PUBLISHED: 17:37 06 July 2015 | UPDATED: 17:38 06 July 2015
Archant Norfolk © 2015
Norfolk is defined by its watery landscape – and there are so many ways you can enjoy, celebrate and immerse yourself in it this summer, says Rachel Buller.
From tranquil tidal estuaries stretching into the horizon to rolling waves pounding the sand, from busy rivers bustling with boats to wildlife-filled corners of the Broads - Norfolk’s watery landscape it all. And it is these sharp contrasts which make the county such a very special place.
There are few places in the UK where you can enjoy such diverse environments and where the demands of tourism and industry are so carefully balanced with heritage conservation. Many artists have sought inspiration in the dramatic light and natural beauty of the area, while for others it is a place of childhood memories, of days spent building sandcastles or eating piping hot fish and chips while watching the waves.
Cley Marshes, run by the Norfolk Wildlife Trust, has a fantastic visitor centre, trails to follow and bird hides from which to spot the wintering and migrating wildfowl and waders, bitterns and marsh harriers which make the shingle beach and saline lagoons their homes.
Teach your little ones more about the creatures which live in and around the sea at the Titchwell RSPB reserve, which has fun, free family activities from Monday to Friday during the summer holidays.
While away the hours with the kids as you search for fossils, shells and other sea life in the rockpools at West Runton beach, one of the best places in the region for unearthing exciting finds.
Head inland to Strumpshaw Fen, east of Norwich, to spot kingfishers, marsh harriers and Cetti’s warblers or beautiful moths and butterflies and glorious dragonflies hovering above the water.
The recently restored Lucy Lavers lifeboat has returned to Wells Quay after sailing in the flotilla of little ships commemorating the Dunkirk evacuation, of which she was part 75 years ago. She will now be permanently moored at Wells for heritage trips so everyone can learn more about this “little ship’s” history.
The historic wherry is an icon of the Broads. Make time to sail on The Albion, a 117 - year-old vessel restored and run by the Norfolk wherry Trust. It holds free public open days and can be charted for day or overnight trips.
The Nelson Museum in Great Yarmouth explores the life and times of seafaring hero Lord Horatio Nelson; The Henry Blogg Museum in Cromer is dedicated to another local hero, Britain’s most decorated lifeboatman Coxswain Henry Blogg; The Museum of the Broads at Stalham brings the history of our inland waterways to life.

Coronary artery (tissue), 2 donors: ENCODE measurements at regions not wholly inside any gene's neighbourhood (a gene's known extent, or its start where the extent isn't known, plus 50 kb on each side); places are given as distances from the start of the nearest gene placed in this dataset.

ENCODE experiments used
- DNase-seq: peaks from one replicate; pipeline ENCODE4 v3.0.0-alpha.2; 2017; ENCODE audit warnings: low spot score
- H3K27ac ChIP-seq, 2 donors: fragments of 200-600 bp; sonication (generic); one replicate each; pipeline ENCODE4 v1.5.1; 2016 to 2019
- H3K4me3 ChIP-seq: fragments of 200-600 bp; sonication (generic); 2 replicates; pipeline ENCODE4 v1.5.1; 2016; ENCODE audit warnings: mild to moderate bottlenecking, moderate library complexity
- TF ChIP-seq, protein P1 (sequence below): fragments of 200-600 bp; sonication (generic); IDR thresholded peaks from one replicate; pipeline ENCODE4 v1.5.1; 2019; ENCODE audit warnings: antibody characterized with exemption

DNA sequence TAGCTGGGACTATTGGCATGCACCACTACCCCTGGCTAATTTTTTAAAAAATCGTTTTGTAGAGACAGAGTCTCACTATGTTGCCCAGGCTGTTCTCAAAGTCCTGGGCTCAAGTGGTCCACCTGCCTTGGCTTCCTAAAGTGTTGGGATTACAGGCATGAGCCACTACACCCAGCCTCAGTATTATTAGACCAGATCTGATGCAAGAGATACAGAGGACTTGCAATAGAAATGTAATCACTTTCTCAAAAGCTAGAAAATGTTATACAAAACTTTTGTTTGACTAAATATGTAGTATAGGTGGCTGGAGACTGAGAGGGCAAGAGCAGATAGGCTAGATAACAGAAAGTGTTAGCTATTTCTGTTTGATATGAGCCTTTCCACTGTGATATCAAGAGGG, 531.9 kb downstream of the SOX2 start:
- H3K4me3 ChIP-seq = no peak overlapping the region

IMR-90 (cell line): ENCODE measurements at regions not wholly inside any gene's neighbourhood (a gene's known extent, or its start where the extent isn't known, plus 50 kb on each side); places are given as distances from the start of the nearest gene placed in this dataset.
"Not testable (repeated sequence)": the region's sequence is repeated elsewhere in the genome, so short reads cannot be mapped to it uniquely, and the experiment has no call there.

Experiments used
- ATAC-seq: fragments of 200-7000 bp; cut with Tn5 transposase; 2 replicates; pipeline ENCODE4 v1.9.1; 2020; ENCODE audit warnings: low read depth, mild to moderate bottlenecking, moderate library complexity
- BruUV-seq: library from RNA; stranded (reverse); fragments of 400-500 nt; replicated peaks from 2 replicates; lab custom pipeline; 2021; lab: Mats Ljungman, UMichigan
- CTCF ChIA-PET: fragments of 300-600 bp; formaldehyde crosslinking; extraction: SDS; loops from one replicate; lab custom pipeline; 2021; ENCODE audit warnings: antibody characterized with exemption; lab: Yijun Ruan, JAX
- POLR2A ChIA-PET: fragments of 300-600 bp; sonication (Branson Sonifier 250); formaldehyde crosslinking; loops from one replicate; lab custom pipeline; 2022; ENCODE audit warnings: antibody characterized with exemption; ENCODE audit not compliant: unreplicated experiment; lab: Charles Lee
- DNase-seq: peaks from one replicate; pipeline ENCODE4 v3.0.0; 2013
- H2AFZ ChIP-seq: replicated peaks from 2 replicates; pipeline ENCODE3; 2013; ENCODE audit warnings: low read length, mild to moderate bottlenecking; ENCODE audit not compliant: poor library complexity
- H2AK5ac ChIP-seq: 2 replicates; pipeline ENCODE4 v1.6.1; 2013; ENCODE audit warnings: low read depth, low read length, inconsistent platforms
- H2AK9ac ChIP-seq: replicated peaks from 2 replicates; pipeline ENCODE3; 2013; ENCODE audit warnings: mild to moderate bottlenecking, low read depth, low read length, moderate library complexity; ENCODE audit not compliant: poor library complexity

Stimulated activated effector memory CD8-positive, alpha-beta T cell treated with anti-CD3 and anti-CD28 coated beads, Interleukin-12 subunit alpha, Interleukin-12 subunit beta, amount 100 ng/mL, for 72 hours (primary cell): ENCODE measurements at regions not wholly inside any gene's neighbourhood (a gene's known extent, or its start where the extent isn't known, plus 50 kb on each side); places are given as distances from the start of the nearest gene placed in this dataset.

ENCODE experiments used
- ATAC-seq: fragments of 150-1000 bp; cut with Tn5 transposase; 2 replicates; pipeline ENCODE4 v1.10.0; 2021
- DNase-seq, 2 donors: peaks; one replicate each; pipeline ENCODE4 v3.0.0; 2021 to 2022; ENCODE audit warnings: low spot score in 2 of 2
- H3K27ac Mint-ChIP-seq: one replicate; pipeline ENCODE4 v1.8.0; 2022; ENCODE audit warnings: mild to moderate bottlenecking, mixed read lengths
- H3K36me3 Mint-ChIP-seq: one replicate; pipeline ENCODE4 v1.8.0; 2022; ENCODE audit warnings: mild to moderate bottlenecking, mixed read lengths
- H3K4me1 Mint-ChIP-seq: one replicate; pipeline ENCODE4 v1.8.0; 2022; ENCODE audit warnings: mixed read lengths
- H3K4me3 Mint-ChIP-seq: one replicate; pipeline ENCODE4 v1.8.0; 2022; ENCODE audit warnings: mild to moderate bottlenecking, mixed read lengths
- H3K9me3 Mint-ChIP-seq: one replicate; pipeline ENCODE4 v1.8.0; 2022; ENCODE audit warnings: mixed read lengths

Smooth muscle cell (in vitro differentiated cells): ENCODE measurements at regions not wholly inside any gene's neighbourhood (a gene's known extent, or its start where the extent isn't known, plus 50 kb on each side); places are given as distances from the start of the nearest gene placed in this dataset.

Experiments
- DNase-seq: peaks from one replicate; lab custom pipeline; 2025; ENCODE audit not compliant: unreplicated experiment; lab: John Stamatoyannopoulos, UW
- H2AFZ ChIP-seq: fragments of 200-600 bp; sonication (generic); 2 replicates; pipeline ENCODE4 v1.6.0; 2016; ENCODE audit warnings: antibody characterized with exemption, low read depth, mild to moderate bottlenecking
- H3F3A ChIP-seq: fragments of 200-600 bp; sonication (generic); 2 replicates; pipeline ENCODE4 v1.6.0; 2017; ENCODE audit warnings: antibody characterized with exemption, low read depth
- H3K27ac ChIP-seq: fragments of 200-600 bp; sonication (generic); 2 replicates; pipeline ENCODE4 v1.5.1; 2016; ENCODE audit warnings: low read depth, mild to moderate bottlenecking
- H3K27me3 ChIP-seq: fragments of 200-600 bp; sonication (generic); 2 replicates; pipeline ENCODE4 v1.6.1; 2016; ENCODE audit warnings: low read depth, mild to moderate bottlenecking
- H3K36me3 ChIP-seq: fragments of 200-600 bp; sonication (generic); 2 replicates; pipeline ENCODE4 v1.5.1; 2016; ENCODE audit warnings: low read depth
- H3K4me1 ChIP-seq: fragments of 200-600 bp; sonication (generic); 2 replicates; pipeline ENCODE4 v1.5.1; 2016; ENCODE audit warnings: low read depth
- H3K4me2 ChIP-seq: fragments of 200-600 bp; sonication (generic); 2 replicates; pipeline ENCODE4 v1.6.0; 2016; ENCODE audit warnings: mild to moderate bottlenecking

Take the passenger ferry in King’s Lynn across the River Great Ouse that has been running since 1285. Get a stunning view of the historic quayside which was the centre of trade and industry for centuries and understand more about the port’s heritage.
Try surfing or paddle boarding in Cromer or learn to windsurf or kite surf in Hunstanton.
At the Whitlingham Outdoor Education Centre, near Norwich, there are sailing lessons for all ages and abilities to get you started in all manner of craft.
Join the Blakeney Coastal Rowers - no experience is necessary and the friendly group rows traditional St Ayles Skiffs, which they build themselves, in and around Blakeney Harbour.
Follow in the footsteps of the many famous artists for whom the sea and Broadland landscape have long been inspiration. Take an art or photography course or visit one of our many coastal galleries.
Walk along Great Yarmouth’s Golden Mile, ride the historic wooden rollercoaster, enjoy fish and chips followed by some sticky doughnuts and soak up the fun in our most famous holiday resort.
Watch the fishermen bring in their catch of crabs and lobsters in Cromer by the slipway, then try your luck at catching your own, with a spot of crabbing on the beautiful old pier.
Build sandcastles at Gorleston; explore the dunes at Brancaster, or fly a kite on the vast sands of Holkham beach.
Hire a canoe from the Broads Canoe Hire Association, pack a picnic and explore hidden inlets and unspoiled stretches of river.
There can be no better way to understand the diversity of our coastline than by walking the entire 63 miles of the Norfolk Coast Path from Hunstanton to Sea Palling.